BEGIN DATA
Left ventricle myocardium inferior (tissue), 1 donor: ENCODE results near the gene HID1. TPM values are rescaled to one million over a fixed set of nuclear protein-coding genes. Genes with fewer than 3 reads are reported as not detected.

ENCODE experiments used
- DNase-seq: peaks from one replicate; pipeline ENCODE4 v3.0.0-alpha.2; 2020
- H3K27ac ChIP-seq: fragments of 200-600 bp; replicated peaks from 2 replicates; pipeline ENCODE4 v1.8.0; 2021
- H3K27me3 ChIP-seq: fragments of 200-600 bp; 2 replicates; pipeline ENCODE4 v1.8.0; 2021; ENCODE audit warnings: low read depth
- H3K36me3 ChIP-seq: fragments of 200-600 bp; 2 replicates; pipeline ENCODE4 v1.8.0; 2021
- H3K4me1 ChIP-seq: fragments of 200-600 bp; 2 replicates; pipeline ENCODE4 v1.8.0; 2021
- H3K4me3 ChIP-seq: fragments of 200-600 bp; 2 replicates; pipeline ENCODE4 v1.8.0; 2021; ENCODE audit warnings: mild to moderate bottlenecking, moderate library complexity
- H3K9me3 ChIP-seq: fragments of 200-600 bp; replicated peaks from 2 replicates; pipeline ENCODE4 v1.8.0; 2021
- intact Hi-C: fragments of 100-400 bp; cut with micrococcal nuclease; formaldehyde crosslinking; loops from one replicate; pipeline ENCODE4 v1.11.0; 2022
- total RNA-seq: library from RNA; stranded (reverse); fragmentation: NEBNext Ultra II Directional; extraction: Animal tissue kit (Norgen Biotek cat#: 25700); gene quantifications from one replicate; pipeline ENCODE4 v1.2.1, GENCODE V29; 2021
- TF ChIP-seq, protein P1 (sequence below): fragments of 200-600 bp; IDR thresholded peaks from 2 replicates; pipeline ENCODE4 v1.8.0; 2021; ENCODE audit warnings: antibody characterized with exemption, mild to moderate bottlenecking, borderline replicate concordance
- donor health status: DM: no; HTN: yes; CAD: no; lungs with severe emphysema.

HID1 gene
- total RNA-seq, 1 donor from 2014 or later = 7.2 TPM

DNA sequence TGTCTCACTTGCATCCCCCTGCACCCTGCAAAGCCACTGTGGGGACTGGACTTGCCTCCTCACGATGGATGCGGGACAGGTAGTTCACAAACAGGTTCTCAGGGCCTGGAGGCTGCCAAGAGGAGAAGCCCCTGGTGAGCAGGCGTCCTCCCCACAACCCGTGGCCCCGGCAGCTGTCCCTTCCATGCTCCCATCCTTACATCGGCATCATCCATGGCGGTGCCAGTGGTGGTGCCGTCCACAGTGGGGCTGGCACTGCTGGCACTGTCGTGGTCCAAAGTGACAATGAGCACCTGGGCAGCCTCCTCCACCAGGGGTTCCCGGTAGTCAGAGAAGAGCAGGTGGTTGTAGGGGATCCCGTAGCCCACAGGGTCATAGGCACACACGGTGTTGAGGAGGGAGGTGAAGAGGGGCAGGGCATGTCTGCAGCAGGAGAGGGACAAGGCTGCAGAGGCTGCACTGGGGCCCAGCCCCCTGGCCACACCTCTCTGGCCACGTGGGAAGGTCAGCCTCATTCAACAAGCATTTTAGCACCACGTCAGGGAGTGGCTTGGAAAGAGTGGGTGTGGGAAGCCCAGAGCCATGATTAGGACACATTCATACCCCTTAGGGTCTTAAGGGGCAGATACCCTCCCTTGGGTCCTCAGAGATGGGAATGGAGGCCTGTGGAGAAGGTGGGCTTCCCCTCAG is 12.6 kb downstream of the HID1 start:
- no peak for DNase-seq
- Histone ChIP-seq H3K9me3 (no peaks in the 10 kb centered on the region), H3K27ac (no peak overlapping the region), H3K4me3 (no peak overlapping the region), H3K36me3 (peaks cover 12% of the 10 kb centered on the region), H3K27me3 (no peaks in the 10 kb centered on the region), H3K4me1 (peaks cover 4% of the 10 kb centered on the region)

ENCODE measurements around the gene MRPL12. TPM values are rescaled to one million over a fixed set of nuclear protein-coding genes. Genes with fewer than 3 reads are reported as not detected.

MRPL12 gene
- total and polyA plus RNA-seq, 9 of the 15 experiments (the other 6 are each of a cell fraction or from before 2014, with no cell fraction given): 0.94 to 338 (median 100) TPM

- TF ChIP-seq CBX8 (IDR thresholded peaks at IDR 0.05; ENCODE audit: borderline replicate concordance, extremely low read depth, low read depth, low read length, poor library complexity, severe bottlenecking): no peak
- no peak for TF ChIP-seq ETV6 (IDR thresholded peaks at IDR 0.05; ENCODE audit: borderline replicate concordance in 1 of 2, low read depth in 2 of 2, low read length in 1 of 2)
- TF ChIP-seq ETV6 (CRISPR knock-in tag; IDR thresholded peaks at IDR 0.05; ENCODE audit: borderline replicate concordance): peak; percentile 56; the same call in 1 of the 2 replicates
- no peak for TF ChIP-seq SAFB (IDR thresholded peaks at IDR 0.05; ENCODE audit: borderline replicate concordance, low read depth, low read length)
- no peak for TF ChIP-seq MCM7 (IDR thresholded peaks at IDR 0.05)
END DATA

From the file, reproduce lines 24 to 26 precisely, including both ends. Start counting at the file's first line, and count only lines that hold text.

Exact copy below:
- TF ChIP-seq ETV6 (CRISPR knock-in tag; IDR thresholded peaks at IDR 0.05; ENCODE audit: borderline replicate concordance): peak; percentile 56; the same call in 1 of the 2 replicates
- no peak for TF ChIP-seq SAFB (IDR thresholded peaks at IDR 0.05; ENCODE audit: borderline replicate concordance, low read depth, low read length)
- no peak for TF ChIP-seq MCM7 (IDR thresholded peaks at IDR 0.05)